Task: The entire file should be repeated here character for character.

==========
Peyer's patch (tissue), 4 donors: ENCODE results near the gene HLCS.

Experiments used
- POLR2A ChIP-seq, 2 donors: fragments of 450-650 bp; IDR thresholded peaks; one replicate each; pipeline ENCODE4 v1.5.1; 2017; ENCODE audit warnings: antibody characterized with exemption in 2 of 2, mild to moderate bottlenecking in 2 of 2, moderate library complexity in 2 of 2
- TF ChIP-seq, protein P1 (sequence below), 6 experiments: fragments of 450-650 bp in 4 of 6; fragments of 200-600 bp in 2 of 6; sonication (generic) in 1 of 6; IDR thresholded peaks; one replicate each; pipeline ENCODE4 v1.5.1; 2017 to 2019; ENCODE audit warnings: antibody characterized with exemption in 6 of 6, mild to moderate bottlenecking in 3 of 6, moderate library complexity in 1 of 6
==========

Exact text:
Peyer's patch (tissue), 4 donors: ENCODE results near the gene HLCS.

Experiments used
- POLR2A ChIP-seq, 2 donors: fragments of 450-650 bp; IDR thresholded peaks; one replicate each; pipeline ENCODE4 v1.5.1; 2017; ENCODE audit warnings: antibody characterized with exemption in 2 of 2, mild to moderate bottlenecking in 2 of 2, moderate library complexity in 2 of 2
- TF ChIP-seq, protein P1 (sequence below), 6 experiments: fragments of 450-650 bp in 4 of 6; fragments of 200-600 bp in 2 of 6; sonication (generic) in 1 of 6; IDR thresholded peaks; one replicate each; pipeline ENCODE4 v1.5.1; 2017 to 2019; ENCODE audit warnings: antibody characterized with exemption in 6 of 6, mild to moderate bottlenecking in 3 of 6, moderate library complexity in 1 of 6